This Week in Literary History: Oct. 26-Nov. 1

Recognizing the birthdays of Sylvia Plath and Maxine Hong Kingston

Welcome to a new edition of This Week in Literary History from Bidwell Hollow. Stories and a list of upcoming notable literary births and events for Oct. 26-Nov. 1 are below.

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An Author Who Proves It’s All About Perception

By Christine Kingery

“Girls are the maggots in the rice,” Maxime Hong Kingston reflected in describing her childhood cultural views about gender. “There was a sense that something was wrong with the status of girls in both Chinese and American culture in the 40s.” 

Perception colors all the ways we see ourselves and the world in which we live. For Maxine Hong Kingston, writing is one way she wrestles with her distorted views of self. In her work and interviews, she illustrates how perception leads to suffering. Kingston describes herself as diminutive and shy, as being an empowerer of students and veterans. Others, like author Eva Hoffman, have described her as a “bridging figure between two disparate worlds and sensibilities.” 

Kingston’s writing functions as a bridge in many senses of the word: bridge between old and new worlds; Chinese and American; male and female; suffering and joy. In a 1982 essay, “Cultural Misreadings by American Reviewers,” Kingston complained about being measured “against the stereotype of the exotic, inscrutable, mysterious Oriental.” 

To Kingston, she was simply an American telling one kind of American story: the immigrant story. Kingston is a first-generation American born of Chinese immigrant parents.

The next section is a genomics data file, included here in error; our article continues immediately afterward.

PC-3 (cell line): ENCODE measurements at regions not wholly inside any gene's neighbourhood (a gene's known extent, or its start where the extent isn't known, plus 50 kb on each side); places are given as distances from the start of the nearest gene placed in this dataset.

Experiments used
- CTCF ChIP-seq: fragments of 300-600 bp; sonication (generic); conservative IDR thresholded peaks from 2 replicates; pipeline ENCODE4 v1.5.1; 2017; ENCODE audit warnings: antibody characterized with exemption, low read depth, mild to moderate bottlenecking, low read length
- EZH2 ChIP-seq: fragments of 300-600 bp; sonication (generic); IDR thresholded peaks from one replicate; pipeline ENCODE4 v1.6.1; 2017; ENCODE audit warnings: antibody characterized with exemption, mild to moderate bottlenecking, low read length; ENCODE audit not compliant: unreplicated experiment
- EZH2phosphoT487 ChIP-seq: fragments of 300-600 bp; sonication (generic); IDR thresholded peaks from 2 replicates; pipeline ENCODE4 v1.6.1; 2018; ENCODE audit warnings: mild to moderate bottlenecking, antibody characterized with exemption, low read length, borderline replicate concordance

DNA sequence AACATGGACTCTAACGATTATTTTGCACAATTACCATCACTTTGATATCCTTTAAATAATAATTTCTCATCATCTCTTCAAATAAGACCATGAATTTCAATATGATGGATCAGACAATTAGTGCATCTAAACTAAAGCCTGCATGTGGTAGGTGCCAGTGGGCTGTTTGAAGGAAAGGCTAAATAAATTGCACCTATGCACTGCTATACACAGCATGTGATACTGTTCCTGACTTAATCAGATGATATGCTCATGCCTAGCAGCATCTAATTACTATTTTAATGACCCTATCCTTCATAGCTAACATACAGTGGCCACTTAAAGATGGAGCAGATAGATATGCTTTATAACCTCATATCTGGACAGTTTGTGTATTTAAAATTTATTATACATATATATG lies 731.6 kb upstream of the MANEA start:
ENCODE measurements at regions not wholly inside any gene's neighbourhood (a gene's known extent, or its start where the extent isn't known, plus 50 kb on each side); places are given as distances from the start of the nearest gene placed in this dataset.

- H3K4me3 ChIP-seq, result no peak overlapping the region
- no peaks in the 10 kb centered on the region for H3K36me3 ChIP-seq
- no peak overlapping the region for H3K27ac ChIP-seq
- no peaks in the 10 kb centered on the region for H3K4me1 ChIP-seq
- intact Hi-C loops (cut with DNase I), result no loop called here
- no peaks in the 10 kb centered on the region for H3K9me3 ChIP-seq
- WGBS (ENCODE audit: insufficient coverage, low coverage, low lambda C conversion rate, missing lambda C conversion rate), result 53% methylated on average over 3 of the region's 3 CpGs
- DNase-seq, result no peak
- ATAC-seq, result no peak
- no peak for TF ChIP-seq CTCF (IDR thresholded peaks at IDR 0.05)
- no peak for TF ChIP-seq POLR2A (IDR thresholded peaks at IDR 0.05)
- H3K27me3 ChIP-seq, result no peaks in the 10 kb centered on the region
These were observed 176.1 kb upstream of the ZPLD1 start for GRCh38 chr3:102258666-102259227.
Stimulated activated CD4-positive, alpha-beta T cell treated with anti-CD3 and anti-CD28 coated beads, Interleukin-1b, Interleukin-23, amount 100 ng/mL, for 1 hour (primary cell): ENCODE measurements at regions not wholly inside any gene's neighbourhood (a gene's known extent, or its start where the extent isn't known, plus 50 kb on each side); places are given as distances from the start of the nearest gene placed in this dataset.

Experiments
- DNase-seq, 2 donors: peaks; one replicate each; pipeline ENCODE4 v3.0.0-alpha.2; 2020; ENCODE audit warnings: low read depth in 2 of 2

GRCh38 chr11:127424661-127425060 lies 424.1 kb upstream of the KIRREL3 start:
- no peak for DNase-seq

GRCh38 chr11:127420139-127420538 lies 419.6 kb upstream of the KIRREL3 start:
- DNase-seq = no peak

Despite being educated, her parents struggled to find work and acceptance in their new American home. Although he was a professional scholar and teacher in China, Kingston’s father instead worked menial jobs until he found some success as a manager of an illegal gambling house in California. Maxine was the third of eight children and the eldest of six born in the United States. The experience permeates her work of being a first-generation female whose formative years she spent in the U.S. during the Vietnam War.

Kingston’s books include The Woman Warrior: Memoirs of a Girlhood among Ghosts and Hawai’i One Summer. Her breadth of writing defies any one particular genre, which is why, in part, she appeals to many readers. Despite her claim to the contrary, Maxine is exotic to Americans, but in a relatable way. Her books are mixes of nonfiction, fiction, sociology, anthropology, biography, history, women’s literature, and Chinese and Asian Literature. “This confusion really makes me feel good,” Kingston wrote to author Shawn Wong in 1976.

The confusion over Kingston’s work stems from a lack of understanding of her intentions or the cultural influences behind her work. This misunderstanding has been the target of strong criticism from critics. Some reviewers have blamed her for racial stereotyping, others for demonizing a culture, and “airing their dirty laundry.” Others have criticized Kingston for misappropriation of white culture to tell stories that have Asian roots. Others claim she has “over-exaggerat[ed] Asian American female oppression.”